Light Rail Transit Association - UK Development Group 

 Discussion Document No 028

This document is published to stimulate discussion and does not necessarily represent the views of the LRTA

April 2005 

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For many years (almost a quarter of a century in Leeds) the thought of returning to some modernised form of tramway in our city centres has become overpowering. Because the average British adult has for years had very little modal choice and almost forced to buy a car, the mere suggestion of an expensive transit system accompanied with motoring restrictions is far from welcome. Having largely rejected bus travel and poured scorn on the Government's apparent "love affair" with buses, an average motorist remains unaware of Supertrams superiority in a city centre context. Particularly welcome therefore is this timely intervention by the Passenger Transport Executive Group (PTEG) (1) to correct this public misconception.

This 85 page document is full of facts and figures and somewhat beyond the scope of this discussion document series. Nevertheless a synopsis of the six page executive summary has been prepared in the usual discussion document format.


A major problem with present bus travel across many of our major city centres is the gradual decline in both quality and frequency and almost everyone able to drive is already doing just that. Unfortunately, the drip-drip effect of more cars has dramatically led to our current traffic chaos and a further downward spiral of bus services.

Light rail has now emerged (but with little or no funding) as a key component in restoring quality and capacity into our major corridors along with bus services but in a feeder capacity. Because a majority of motorists in Britain appear to be unaware of what light rail has to offer (few places have trams), The PTEG found it useful to spell out the gains, most of which are laid out below in synopsis form.


A not unusual difficulty with a conventional low-capacity bus service is the ease with which it can fill to capacity, a rare event with light rail which is credited with carrying around four times that of a normal bus and twice that of a tram-like bus alternative. Light rail's higher capacity has other operational advantages in that it eliminates the congestion caused by large numbers of buses circulating in city centres which in turn bring economies of scale into the cost of provision. Although the potential carrying capacity of light rail is 20,000 passengers per hour per direction, most light rail systems in the UK operate at a lower level of about 2,500 passengers per hour per direction. At this level of service, the overall, long-term cost of carrying passengers is comparable to that of bus services. Under these conditions light rail still comes out on top because of its many benefits and improved quality of service.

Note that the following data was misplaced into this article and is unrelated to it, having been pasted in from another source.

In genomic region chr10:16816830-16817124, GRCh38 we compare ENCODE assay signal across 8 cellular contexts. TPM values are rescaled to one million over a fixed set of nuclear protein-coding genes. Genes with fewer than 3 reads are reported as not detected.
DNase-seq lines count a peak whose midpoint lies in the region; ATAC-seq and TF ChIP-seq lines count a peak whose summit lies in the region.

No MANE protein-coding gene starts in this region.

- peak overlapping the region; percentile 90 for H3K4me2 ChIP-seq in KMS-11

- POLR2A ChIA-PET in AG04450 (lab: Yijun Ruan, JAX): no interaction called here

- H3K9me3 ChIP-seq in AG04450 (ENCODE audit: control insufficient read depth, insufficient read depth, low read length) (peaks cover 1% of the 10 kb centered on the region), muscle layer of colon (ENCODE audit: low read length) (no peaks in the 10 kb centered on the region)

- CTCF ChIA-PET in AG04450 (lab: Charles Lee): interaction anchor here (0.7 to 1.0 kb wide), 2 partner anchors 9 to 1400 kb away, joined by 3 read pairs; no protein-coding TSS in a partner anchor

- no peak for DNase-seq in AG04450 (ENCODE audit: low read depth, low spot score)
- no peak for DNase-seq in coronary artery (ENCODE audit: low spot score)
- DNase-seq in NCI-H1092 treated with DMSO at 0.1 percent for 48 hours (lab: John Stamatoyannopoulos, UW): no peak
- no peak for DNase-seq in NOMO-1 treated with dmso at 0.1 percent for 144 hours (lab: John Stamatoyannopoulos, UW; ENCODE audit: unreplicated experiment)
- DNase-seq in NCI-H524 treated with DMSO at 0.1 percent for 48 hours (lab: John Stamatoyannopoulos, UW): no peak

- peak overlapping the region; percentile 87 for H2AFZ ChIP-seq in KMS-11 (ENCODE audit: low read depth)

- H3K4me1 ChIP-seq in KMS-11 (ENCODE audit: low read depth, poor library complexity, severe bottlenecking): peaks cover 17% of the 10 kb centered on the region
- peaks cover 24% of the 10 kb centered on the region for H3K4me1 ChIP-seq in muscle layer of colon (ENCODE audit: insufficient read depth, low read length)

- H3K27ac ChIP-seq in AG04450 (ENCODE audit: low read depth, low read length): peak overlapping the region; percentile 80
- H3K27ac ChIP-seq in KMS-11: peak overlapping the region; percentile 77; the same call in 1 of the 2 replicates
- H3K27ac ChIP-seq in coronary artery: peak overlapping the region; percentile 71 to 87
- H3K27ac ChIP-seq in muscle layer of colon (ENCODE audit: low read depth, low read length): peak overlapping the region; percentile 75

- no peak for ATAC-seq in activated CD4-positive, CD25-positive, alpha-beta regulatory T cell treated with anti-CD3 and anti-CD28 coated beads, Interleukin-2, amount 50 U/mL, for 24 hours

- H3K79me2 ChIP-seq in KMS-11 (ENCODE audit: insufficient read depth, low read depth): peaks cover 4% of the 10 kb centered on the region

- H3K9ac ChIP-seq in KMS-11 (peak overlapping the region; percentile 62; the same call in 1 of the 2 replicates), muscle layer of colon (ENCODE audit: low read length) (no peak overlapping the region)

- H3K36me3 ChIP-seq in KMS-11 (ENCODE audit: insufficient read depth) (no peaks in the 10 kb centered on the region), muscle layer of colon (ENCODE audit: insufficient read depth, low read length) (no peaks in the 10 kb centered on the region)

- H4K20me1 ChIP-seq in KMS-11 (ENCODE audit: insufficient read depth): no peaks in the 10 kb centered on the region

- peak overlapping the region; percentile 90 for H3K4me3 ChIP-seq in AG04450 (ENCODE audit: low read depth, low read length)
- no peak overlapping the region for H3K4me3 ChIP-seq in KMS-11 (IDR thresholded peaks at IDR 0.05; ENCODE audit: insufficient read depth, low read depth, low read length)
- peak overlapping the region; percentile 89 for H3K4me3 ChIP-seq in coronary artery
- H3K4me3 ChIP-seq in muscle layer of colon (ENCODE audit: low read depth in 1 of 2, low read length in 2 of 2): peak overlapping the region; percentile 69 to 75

The suggestion that UK light rail schemes have failed because passenger numbers carried doesn't match predictions, fails to note that all the systems operating in Britain are carrying large numbers and experiencing increased usage. This is very significant because outside London bus patronage is on record as continually falling.


New tram schemes attract about 20% of their passengers from former peak hour car users and at week-ends this rises to 50%. Evidence now exists in Manchester and Croydon of reduced road traffic levels following the opening of their systems. The continual fight by promoters to secure integration of light rail with other modes has permitted new schemes to be increasingly well designed.

In the UK, light rail provides environmental benefits through the reduction in car use of some 22-million car trips per year. As road traffic continues to increase inexorably, any measure that can be demonstrated to avoid green house gas emissions, noise and local air pollution must have a value, even if it is not afforded one in current appraisal methodology.

Last, but certainly not least in importance, is pedestrian safety in areas where trams run on street based tracks. There is no evidence that pedestrians and other road users are any more at risk where trams share road space with them. The UK tram schemes have demonstrated that tram passengers are in a safer environment than those people travelling by road.


"Throwing the baby out with the bath water" is almost akin to Britain's current urban transport policy. The benefits that accompany a Supertram scheme are lost when a bus or guided bus policy is literally forced onto the PTE's and although the so-called Bus Rapid Transit (BRT) concept is lower in initial cost, its passenger appeal is also lower which results in a feeling of "false economy".


  1. Passenger Transport Executive Group (PTEG) - WHAT LIGHT RAIL CAN DO FOR THE CITIES - Wellington House, 40-50 Wellington Street, Leeds LSl 2DE - Prepared for the PTEG by Steer Davies Gleave, 28-32 Upper Ground, London SEl 9PD - February 2005.

After this discussion document was prepared, it was reported from Australia (TRANSIT AUSTRALIA - page 86 - March 2005) that a light rail forum hosted by Sydney City Council was addressed by Dr Kenworthy - Associate Professor of the Institute for Sustainability and Technology Policy at Perth's Murdoch University - who said that abandoning trams in Sydney was a big mistake and left the city with "traffic sewers". Trams he said would make Australia's biggest city more liveable, dignified and green by reducing traffic, cutting pollution and increasing public spaces. Surely a message very much in parallel with the PTEG paper summarised in this document.

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Prepared by F A Andrews for the LRTA Development Group - April 2005

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